a few thoughts on oil filters

A question that we often receive is “Do I really need an oil filter on my radial engine?”  The short answer is that I am a big proponent of oil filtration.  In the olden days the design philosophy was, for the most part, to install a reasonably coarse oil screen (#20 mesh or so, which will catch errant pistons and link rods but not a lot else) and then change the oil often.  During WWII thousands of the Cessna “Bamboo Bomber” remote firewall mounted oil filters were manufactured, which used a larger version of the same relatively coarse screen. This unit also gave a location from which to drain the oil, as well as a couple of 5/8” thermometer plugs which could be used as a location for temperature probes.  These Cessna filters were later used as standard equipment on the C-195 and Waco Classic YMF-5, and many have found their way onto various other radial-powered aircraft.

While the WWII Cessna filter is a whole lot better than nothing, its filtration does not compare to that of a modern cartridge type filter.  Probably the two most popular of these filters are the Airwolf and one or other of the ADC designs.  Both of these companies produce a spin-on style adapter, while ADC also makes a “pancake” filter with a reusable element.  That one is my personal favorite.  It comes with a bypass light that lights up anytime the filter goes into bypass, and has as an option a chip detector.  While there may be some debate as to whether you really want to know every time your filter finds a chip (especially on a newly overhauled engine which is often a chip producer), knowing when the filter goes into bypass is a valuable piece of information (if the filter becomes clogged enough to bypass five hours after an oil change it is a good idea to find a place to land).  The ADC pancake also has a ribbed cast aluminum housing that functions as a mini oil cooler.

One of the big differences between the spin-on filters and the pancake style is the installation location.  The spin-ons are designed to go between the engine oil outlet and the oil tank inlet, while the pancake filter goes between the oil tank outlet and the engine inlet.  Installing a filter on the engine inlet may disturb some folks who might be concerned about restricting oil to the engine, but the ADC pancake filter flows so much more oil than a spin-on (1.5 times as much) that this becomes a non-issue.  These pancake filters were certified at the engine inlet and years of experience with this installation on the Cessna 195 have shown it to be a successful design.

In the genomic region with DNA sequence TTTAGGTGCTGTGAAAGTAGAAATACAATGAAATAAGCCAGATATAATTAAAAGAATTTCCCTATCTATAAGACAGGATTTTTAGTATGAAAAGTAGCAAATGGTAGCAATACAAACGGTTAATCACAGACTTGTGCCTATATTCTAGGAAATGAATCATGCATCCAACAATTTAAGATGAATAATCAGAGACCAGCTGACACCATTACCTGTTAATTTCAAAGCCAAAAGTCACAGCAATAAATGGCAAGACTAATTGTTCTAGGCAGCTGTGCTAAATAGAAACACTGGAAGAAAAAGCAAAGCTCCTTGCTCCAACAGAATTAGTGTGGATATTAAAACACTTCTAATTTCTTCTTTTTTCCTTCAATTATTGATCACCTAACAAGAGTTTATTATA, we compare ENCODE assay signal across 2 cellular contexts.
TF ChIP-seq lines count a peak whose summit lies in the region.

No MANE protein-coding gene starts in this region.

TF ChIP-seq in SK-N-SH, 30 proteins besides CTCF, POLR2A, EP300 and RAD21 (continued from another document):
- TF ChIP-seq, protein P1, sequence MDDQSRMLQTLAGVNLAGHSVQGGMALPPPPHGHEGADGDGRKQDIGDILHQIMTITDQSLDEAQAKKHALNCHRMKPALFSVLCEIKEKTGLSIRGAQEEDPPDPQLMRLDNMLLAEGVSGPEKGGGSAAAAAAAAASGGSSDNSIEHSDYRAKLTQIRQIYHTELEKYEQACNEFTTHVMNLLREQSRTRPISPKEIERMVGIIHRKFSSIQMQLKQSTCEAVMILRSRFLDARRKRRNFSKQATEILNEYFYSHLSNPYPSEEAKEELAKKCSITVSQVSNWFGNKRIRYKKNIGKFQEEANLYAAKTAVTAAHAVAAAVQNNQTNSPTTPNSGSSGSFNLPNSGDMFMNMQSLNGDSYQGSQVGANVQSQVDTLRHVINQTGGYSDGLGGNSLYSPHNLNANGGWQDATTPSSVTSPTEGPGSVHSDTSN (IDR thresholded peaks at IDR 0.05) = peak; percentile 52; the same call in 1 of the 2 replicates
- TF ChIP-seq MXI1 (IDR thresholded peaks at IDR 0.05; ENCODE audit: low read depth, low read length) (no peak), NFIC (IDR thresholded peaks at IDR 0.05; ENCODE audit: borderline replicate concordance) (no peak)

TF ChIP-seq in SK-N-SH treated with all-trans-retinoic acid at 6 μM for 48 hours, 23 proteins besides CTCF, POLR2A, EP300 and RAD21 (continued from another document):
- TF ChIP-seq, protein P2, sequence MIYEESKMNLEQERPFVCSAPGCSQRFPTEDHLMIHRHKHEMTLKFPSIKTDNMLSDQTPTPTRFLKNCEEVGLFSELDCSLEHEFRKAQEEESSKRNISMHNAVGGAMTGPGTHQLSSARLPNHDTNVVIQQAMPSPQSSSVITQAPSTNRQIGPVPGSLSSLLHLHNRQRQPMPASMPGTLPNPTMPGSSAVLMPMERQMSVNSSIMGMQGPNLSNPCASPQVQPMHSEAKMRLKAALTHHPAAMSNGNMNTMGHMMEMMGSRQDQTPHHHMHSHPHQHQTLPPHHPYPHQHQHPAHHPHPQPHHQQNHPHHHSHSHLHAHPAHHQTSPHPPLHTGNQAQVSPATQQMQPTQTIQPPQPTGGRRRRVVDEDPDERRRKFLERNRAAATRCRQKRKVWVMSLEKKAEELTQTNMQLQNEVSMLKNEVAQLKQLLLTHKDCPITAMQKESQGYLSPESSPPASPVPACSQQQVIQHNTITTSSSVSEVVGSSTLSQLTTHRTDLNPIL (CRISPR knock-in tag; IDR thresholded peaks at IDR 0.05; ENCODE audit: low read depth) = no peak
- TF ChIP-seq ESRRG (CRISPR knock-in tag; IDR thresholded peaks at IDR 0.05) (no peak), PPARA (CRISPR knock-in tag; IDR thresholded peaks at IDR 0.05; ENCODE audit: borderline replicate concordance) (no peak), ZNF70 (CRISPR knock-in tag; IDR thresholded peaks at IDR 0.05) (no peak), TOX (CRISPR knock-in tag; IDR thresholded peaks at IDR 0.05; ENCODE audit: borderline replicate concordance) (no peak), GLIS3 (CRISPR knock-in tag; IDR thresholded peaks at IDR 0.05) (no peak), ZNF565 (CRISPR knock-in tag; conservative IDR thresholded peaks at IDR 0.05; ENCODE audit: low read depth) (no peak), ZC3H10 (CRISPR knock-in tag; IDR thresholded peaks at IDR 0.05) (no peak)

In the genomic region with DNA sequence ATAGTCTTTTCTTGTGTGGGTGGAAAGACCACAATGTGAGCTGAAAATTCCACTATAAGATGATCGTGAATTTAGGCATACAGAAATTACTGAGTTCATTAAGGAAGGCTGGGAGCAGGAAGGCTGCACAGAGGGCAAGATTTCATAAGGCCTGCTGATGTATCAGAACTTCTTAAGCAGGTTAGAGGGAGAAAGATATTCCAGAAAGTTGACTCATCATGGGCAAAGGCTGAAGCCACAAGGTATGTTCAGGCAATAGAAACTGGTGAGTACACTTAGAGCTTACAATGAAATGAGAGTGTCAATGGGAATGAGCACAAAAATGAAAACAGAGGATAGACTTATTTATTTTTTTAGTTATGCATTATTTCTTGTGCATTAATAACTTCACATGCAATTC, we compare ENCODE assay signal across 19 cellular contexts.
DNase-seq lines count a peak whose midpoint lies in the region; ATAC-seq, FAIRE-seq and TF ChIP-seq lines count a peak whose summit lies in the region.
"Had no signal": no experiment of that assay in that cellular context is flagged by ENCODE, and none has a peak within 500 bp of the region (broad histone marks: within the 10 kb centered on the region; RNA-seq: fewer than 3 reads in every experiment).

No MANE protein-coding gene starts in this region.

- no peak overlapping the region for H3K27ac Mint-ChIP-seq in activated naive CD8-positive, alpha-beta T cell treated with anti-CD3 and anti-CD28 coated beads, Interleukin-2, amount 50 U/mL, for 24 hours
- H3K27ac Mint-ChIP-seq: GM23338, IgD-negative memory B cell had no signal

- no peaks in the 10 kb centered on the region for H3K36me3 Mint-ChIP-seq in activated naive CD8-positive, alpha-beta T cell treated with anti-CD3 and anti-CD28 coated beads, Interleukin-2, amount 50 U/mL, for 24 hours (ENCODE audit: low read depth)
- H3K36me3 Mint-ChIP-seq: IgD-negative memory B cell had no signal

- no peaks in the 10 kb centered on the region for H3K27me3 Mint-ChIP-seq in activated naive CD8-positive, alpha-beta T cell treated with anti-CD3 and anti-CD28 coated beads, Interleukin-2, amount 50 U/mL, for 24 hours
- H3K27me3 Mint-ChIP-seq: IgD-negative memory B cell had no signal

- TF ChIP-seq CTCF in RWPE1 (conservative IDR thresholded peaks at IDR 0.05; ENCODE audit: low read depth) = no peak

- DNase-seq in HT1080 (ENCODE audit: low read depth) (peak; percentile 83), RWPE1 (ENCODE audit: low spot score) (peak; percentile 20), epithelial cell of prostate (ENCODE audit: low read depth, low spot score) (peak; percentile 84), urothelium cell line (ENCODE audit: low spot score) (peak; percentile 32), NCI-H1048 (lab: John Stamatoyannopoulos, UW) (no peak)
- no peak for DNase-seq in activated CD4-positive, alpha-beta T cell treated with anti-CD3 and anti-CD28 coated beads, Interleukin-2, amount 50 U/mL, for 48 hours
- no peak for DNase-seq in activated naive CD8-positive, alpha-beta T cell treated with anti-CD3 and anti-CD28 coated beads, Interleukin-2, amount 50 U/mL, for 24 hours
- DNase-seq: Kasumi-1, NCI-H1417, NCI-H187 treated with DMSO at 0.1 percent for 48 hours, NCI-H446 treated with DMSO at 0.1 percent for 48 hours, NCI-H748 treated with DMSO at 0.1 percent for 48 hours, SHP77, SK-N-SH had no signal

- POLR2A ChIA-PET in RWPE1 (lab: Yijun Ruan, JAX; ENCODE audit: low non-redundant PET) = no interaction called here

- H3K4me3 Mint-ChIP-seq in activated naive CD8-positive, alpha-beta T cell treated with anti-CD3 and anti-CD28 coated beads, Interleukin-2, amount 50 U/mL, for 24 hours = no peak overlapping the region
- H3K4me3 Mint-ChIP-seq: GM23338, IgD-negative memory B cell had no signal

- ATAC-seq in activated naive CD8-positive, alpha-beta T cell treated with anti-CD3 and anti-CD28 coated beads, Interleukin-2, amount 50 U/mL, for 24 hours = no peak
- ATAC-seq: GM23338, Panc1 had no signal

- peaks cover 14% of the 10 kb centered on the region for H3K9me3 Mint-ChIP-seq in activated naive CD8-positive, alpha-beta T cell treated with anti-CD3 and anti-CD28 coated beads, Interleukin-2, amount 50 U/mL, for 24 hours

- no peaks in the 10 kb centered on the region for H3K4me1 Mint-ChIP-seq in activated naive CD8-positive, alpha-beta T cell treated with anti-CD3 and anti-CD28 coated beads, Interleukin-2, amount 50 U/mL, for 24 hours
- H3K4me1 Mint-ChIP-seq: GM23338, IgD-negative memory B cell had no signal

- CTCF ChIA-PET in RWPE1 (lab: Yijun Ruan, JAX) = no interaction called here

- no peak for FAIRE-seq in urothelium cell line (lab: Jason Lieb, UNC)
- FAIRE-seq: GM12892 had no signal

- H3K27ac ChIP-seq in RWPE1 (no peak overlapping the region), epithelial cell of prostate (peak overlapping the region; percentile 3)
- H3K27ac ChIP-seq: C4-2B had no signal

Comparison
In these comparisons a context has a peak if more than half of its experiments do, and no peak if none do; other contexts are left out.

The question might become, “If the filter works well on the engine inlet, why not put it on the outlet just to be extra safe?”  There are a couple of reasons why not to do that:  1.  Putting the pancake ADC filter on the engine inlet side makes the filter the first line of defense in filtering everything that comes into the engine.  2.  Anything that you put on the outlet side of the engine (be it a pancake filter, spin-on filter, or oil cooler) will create some back pressure in the return line to the tank.  With some engines and aircraft this may not be a problem, but with the Jacobs engine in certain installations it is a problem.  Creating back pressure in the return line to the oil tank does two things:  it keeps the oil in the engine longer, thus causing the oil to pick up more engine heat; and because of the Jacobs oil pressure relief valve design the back pressure assists the relief valve spring in raising the engine oil pressure.

In installations where the engine oil temperature tends to run too low this additional oil temperature may be a good thing, and adding a spin-on filter to your engine oil outlet may bring the temperatures up into a better operating range.  However, in a tightly cowled engine where oil cooling is a challenge (think Cessna 195 and some Wacos), the few extra degrees of temperature created by the oil return backpressure is enough to push the oil temps to the red line.  We have seen several people install Airwolf spin-ons in their C-195s, only to remove them a short time later after picking up an additional 10 degrees F. oil temperature.  

When we were first testing the fuel injected R755A2 engine, we utilized a water-brake dynamometer.  Since the water-brake uses no propeller and produces no wind for an oil cooler, we decided to immerse the oil cooler in the dyno’s water tank to obtain our oil cooling.  This required running about seven feet of one-inch Mil 6000 hose from the engine oil outlet to the submerged oil cooler, then seven feet of hose back to the inlet of the oil tank.  When the engine was started we immediately had 225 psi of oil pressure!  The back pressure of the oil in that oil cooler and fourteen feet of one-inch hose assisted the oil pressure relief spring in the oil pump and basically locked the valve closed, causing the pump to produce all the pressure that it could.  Attempting to adjust the pressure relief valve did nothing, but shortening the hoses to the cooler reduced the back pressure and brought the oil pressure back to normal levels.

Summing all this up, oil filters are a good thing for your engine, just be sure to pick one that does what you want it to do it terms of heating/cooling oil.  And change your oil often; it is still the cheapest way to add to the longevity of your engine.